I sense a connection between the last two posts, of Jason Alexander and Frederick Seidel. To each post-author, those subjects represent a release from fear. Taking it farther, I’d say they represent a release from a fear of not being “sophisticated” enough. Even just being writers, we have to wrestle with that. Or maybe “sleek and elegant” is a better phrase. Instead of binding our lives up into careful miniatures–sometimes that’s what my poems seem like to me–we want to expand outward, fill up some of all this empty, blank space.
It’s one of the reasons I live in Brooklyn. The sense of crappiness is useful to my progression; the shit in the street, the spraypaint on the walls, and the drooping power lines all serve to show me I’m part of a continuum. People have been expanding outward into this empty, blank space for hundreds of years. And I can SEE that with my own eyes.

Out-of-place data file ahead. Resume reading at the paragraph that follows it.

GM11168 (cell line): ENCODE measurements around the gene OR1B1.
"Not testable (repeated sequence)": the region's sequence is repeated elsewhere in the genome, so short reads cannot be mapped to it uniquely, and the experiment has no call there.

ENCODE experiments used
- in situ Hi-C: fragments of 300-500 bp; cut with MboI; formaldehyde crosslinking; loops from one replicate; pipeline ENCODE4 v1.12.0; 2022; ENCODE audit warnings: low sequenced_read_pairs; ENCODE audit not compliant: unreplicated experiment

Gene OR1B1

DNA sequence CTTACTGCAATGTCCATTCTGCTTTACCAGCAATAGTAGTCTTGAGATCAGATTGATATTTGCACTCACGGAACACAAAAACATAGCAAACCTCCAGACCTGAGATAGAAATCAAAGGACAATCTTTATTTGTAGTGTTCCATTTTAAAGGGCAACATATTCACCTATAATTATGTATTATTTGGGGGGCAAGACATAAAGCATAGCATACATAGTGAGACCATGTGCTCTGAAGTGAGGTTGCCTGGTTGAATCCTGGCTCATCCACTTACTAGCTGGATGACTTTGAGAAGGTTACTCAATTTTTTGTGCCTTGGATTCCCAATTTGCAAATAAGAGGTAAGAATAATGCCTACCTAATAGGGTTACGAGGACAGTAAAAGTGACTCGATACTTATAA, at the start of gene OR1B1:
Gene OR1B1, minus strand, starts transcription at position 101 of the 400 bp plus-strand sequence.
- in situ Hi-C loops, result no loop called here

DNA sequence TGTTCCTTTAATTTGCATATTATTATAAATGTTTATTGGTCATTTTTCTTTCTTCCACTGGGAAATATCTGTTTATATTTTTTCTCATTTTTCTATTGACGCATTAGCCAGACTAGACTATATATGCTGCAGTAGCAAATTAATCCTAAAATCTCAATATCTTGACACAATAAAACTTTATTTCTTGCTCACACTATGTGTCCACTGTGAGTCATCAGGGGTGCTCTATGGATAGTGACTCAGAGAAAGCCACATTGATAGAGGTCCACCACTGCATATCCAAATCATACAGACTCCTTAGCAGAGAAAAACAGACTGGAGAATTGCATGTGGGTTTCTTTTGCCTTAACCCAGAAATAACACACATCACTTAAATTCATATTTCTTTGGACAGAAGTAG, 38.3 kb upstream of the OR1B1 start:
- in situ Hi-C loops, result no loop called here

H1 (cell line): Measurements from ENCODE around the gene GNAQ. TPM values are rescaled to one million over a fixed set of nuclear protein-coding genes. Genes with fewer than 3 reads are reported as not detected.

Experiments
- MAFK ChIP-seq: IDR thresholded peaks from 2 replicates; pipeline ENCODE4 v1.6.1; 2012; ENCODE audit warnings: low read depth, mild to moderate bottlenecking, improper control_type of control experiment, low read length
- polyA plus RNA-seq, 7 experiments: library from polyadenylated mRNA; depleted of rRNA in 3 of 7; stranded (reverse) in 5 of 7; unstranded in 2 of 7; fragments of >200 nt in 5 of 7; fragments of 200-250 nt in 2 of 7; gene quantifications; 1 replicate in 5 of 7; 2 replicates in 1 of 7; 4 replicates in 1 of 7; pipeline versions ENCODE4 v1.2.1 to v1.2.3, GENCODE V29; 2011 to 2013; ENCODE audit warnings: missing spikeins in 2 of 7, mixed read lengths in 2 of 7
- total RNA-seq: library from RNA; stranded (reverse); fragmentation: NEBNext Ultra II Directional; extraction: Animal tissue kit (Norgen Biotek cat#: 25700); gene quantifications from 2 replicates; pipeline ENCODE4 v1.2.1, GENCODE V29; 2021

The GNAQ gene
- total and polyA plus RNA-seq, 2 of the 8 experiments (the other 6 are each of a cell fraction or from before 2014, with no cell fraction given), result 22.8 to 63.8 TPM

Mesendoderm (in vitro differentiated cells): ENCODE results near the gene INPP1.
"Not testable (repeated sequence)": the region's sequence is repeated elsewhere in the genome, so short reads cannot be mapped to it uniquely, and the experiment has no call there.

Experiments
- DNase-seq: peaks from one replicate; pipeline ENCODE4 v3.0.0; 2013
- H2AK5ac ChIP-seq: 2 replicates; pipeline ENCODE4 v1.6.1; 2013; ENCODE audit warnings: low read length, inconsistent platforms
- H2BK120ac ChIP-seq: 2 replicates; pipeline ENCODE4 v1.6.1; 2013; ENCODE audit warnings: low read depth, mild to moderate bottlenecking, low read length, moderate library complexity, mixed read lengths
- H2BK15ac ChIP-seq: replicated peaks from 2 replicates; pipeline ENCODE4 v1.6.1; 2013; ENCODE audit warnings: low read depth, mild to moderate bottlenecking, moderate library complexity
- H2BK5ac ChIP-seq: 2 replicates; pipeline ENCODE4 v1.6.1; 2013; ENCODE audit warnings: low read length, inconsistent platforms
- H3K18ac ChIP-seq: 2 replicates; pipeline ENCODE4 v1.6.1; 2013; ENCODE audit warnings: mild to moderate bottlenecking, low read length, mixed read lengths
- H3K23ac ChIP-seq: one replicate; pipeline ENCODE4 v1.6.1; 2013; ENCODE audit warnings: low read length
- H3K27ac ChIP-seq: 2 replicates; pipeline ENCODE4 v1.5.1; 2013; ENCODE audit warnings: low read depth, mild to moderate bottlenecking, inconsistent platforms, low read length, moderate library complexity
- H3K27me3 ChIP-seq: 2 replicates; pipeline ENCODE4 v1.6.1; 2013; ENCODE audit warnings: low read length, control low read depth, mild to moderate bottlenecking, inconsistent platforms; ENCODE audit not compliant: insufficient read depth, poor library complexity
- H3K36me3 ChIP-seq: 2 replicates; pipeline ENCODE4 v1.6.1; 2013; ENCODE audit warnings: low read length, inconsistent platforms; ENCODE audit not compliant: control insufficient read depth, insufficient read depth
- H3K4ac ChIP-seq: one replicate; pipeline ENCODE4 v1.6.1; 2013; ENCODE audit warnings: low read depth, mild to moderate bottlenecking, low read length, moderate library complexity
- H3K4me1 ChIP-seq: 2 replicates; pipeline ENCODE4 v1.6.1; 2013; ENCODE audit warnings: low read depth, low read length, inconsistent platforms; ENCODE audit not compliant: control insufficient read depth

If you look at it, carefulness and precision in writing might be oriented specifically toward avoiding those drastic and risky steps that really draw the audience to the stage. Of course, it’s hard to be loud on a page. But that’s the point, I guess.
My own writing is hard to read, even for me. This is probably because I’m so in love with the words themselves, and less with what they say. The idea of a visual painting made out of a poem is arousing to me. Unfortunately, this sort of thinking keeps me preoccupied with my own pleasure, and not the reader’s. On the other hand, there’s questionable value in seeking to know what pleases the reader, since the reader herself may not actually know.
Question: What is the relationship of an interesting life to an interesting writer? Which springs from which: Does the life lead to the writing, or the writing to the life? Or are they unrelated…